When He Pissed On The Carpet – By unknown
About The Writer
Natalia Zernicka-Glover (she/her) is a 20 year old London living medical student. She has spent many days writing out emotions and now is relishing the vulnerability of sharing her words. She explores the workings and patterns she observes in the brain – the light, the dark, and those places in-between.
In response to your orchid, In response to your orchid, am I an orchid to you? A frail, tall and lightly translucent girl of a plant, with petals of melting snow, and a classy-enough show room glamour, that you’ll admire on your mantelpiece until you get bored I feel like an orchid with you. Glassy and misplaced – pretty. And I’m not sure for how long I’ll let you tell me that for.
Gold comma tonight, I spy the moon. a gold eyelash-crescent hanging limply, from a star which may fall. it reminds me of the lustrous, imaginary crucifix that sleeps on my chest, dangling from the wrong side of the cross. and of unsaid words, and those thick with whisper that coat me, as the midnight blue entraps the kinked gold comma in our sky.
About the writer
‘Zoe Mei is a 19 year old UCL student from the United States, currently in her second year studying for an Arts and Sciences degree. She has always loved reading, but has only recently begun to try her hand at writing. This poem is titled ‘rage becomes her,’ because it was basically fuelled by the book by Soraya Chemaly by the same name, which Zoe highly recommends if you want to become (as the title suggests) enraged.’
about the writer
Char Bows (she/her) is a 20-year old creative who primarily writes about her experience growing up as a bisexual woman in the UK. Writing since she was a teenager, Char draws on her personal experiences and experiences of the women in her life to create poetry that is reflective, questioning and emotional. Let’s dismantle the patriarchy.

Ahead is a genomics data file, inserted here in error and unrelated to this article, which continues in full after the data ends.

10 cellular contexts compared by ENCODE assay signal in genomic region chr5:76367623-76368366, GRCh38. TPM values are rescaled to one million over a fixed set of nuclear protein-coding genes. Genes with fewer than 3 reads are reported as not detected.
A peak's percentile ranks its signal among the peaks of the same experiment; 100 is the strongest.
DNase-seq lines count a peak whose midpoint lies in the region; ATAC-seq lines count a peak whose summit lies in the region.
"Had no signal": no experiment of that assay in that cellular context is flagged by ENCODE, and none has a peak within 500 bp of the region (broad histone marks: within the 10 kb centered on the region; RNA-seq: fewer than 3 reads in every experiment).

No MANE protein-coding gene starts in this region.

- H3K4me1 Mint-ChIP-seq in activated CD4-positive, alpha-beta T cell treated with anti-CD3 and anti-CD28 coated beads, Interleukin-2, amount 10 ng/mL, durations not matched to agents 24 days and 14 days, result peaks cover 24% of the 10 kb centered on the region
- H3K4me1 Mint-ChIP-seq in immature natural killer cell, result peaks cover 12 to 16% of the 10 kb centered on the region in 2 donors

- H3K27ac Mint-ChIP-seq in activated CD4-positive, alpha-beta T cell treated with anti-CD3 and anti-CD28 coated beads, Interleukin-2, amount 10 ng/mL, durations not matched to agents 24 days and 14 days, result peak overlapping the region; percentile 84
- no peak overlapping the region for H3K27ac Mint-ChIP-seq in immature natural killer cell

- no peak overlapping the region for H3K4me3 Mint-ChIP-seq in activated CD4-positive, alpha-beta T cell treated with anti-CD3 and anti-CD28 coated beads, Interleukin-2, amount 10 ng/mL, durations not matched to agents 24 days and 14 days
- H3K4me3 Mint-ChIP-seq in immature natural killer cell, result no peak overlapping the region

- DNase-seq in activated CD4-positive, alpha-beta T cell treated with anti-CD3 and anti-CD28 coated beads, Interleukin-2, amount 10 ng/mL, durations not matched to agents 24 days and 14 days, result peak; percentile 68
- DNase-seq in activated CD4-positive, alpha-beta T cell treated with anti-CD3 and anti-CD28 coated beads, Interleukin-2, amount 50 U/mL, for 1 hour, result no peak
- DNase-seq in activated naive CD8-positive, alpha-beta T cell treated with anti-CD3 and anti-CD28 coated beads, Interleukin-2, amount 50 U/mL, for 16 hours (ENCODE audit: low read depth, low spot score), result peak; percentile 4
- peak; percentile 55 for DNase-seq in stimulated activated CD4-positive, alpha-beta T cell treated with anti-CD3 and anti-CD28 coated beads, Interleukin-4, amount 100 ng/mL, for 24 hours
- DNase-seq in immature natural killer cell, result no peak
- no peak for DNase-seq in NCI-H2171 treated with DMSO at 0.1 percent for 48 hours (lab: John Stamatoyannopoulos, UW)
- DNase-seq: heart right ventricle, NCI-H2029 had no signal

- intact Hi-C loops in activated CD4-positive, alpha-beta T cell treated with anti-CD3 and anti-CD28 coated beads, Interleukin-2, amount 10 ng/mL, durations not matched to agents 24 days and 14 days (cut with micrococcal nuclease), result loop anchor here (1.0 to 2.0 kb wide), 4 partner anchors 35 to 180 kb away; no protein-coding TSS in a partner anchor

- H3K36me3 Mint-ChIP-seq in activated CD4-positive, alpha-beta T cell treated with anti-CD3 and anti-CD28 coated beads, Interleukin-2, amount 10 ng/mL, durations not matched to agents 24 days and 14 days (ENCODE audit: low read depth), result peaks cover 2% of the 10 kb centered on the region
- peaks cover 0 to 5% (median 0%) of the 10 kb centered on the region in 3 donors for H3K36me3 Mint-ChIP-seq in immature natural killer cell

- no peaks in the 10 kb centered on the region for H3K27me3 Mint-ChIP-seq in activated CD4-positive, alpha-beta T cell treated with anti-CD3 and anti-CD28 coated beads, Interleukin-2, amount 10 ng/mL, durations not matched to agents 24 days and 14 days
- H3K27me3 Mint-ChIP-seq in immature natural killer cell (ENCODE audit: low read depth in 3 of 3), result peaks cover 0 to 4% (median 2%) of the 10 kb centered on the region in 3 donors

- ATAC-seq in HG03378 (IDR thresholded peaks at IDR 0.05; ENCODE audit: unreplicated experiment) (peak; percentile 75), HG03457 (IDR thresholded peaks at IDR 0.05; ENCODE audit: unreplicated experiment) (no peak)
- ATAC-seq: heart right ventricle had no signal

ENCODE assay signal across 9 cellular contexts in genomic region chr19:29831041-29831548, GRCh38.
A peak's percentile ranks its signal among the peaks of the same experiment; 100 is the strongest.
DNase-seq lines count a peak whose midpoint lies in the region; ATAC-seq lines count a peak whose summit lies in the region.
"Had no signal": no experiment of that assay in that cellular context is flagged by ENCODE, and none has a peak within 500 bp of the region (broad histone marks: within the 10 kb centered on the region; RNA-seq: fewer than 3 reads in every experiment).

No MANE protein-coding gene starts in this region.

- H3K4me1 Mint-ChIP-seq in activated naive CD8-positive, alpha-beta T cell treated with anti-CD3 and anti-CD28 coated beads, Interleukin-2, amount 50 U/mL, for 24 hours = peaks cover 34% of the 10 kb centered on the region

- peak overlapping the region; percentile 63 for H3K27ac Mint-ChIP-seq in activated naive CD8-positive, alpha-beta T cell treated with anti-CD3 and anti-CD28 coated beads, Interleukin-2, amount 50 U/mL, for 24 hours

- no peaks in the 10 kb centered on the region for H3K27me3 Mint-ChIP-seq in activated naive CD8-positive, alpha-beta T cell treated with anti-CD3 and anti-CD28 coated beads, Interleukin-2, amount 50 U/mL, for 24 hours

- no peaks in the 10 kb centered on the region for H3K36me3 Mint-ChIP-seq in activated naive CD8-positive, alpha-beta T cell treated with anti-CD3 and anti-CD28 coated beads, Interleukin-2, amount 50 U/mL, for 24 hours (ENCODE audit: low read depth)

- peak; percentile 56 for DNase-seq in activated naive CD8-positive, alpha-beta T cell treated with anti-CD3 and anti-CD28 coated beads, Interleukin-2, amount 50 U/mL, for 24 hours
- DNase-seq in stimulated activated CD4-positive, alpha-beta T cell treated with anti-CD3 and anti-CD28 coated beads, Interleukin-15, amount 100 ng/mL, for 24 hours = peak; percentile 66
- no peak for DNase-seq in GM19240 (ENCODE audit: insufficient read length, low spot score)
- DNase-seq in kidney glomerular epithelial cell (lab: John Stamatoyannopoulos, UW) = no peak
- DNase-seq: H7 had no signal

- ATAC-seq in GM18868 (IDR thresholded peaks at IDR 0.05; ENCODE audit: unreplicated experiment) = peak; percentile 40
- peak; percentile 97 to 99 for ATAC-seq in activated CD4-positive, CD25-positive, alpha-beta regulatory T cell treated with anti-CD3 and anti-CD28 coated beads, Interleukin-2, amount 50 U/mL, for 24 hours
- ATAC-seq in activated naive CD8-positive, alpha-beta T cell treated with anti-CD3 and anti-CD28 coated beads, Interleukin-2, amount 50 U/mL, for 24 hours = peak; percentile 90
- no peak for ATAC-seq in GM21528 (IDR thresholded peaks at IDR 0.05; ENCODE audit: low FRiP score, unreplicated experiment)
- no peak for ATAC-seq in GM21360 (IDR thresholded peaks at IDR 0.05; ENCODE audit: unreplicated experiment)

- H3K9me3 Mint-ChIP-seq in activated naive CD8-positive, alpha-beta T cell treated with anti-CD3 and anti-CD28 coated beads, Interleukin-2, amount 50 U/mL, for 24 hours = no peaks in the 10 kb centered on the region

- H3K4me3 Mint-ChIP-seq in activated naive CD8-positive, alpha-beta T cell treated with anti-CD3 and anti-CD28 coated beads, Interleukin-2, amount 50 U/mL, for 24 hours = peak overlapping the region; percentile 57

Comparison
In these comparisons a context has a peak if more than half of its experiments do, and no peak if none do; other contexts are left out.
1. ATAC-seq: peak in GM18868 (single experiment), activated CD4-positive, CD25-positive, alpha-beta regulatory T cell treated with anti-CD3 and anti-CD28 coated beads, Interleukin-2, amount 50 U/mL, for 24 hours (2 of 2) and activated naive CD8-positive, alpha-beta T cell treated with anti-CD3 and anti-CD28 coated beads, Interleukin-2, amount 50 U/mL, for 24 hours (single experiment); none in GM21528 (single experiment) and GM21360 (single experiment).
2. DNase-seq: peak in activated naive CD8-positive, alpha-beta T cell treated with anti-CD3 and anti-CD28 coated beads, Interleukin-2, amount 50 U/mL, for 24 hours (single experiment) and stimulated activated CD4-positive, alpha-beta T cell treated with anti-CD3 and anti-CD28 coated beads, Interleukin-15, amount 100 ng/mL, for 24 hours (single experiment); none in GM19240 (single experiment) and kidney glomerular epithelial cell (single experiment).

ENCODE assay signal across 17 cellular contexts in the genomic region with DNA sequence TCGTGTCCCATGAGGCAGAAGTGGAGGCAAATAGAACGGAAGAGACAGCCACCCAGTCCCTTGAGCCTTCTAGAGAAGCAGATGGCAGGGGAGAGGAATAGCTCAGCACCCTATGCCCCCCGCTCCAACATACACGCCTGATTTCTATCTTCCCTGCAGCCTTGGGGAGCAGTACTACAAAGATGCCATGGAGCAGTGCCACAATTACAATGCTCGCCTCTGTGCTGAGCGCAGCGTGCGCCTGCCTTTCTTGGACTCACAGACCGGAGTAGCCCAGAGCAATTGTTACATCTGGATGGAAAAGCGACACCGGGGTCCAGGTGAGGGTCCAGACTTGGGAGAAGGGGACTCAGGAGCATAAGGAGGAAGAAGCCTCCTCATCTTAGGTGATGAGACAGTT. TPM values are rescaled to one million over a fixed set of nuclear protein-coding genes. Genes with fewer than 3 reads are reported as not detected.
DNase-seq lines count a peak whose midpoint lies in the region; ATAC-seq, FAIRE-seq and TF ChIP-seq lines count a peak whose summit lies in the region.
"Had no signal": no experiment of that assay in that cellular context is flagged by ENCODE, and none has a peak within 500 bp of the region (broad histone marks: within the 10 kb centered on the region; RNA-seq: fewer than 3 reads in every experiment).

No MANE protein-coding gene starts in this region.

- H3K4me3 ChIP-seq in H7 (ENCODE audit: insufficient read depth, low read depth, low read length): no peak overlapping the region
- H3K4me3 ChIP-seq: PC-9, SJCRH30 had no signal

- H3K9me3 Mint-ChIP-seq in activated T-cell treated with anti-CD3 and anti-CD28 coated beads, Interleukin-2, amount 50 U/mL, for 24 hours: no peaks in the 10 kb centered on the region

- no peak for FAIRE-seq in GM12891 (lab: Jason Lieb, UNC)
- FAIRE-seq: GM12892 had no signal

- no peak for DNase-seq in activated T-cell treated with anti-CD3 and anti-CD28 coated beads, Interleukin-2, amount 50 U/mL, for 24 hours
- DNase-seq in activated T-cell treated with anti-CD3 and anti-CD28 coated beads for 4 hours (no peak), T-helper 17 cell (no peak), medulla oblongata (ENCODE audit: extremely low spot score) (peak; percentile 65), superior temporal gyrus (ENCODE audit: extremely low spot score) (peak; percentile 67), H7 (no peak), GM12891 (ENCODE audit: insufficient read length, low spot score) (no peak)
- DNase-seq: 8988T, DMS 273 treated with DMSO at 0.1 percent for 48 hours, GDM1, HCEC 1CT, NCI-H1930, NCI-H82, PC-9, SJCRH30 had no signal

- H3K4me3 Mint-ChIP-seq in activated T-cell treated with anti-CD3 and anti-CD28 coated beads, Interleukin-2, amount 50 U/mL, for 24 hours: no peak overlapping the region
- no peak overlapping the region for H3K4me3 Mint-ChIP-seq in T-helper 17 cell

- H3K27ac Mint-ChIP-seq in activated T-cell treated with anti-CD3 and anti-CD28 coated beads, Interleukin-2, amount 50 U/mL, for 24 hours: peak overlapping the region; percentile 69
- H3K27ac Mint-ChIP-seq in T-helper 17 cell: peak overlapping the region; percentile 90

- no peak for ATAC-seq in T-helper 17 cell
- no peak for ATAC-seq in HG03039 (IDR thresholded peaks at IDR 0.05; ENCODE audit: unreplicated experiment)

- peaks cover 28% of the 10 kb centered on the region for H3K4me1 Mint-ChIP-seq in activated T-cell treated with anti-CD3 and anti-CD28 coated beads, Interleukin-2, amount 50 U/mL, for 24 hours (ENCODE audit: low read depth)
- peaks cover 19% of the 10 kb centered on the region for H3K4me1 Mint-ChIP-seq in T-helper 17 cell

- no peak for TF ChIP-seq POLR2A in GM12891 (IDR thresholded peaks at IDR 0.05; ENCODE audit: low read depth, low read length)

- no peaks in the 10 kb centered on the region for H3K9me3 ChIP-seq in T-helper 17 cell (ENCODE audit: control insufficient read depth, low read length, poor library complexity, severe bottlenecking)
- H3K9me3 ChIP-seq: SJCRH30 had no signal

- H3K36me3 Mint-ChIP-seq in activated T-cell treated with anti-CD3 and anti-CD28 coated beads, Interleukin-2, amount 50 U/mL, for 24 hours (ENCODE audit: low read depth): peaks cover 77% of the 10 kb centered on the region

About the writer
Fin HJ is an 18 year old Norfolk based musician and writer, exploring themes of nostalgia, masculinity and ideas of youth and growing up.
When I Was a Boy They’re not that heavy, Dad said. So i would grapple, I’d lumber the pine. Creaking young bones sang soprano through bass, And thunder of the chest. Round the stairs, Shelves slid just like me Clumsy and dumb Until we, at last, together, met safe ground. Stable. Back-aching, palms itchy The valleys of my print heaving, Through the landslide. Making me a man, When I was still a boy.
About the writer
Nancy Dawkins is an artist, writer, musician and performer from Leicester, currently based in Sheffield where she co-founded online poetry community, CREATION: Poetry. Dealing with depression, chronic illness, love, lust, literature and witchcraft, Nancy’s work explores the poetic first person: what it feels like to be a living being, and how sometimes it sucks, sometimes not so much.
A Soft Kind of Sadness
Somehow the air feels more still in sadness, and sheets softer. There is a calm to sadness, a cosiness. I wonder if it’s really sadness when it feels like a blanket fort and think maybe “weight” is a better word. Sometimes I call it “dullness” but maybe “smoothness” is more accurate. We don’t have enough words. Sadness can be loud like a cry and round like an open mouth, like a teardrop. But, then it can be like this, quiet and soft and sticky, like marshmallow stuck on fingers, like staying in bed all day and knowing tomorrow will be better; the sadness poured into the day like milk into a glass, almost nourishing, entirely contained, mostly harmless. Sadness pushes up against nostalgia and acceptance, sandwiched like feet between mattress and duvet, somehow so much warmer on days like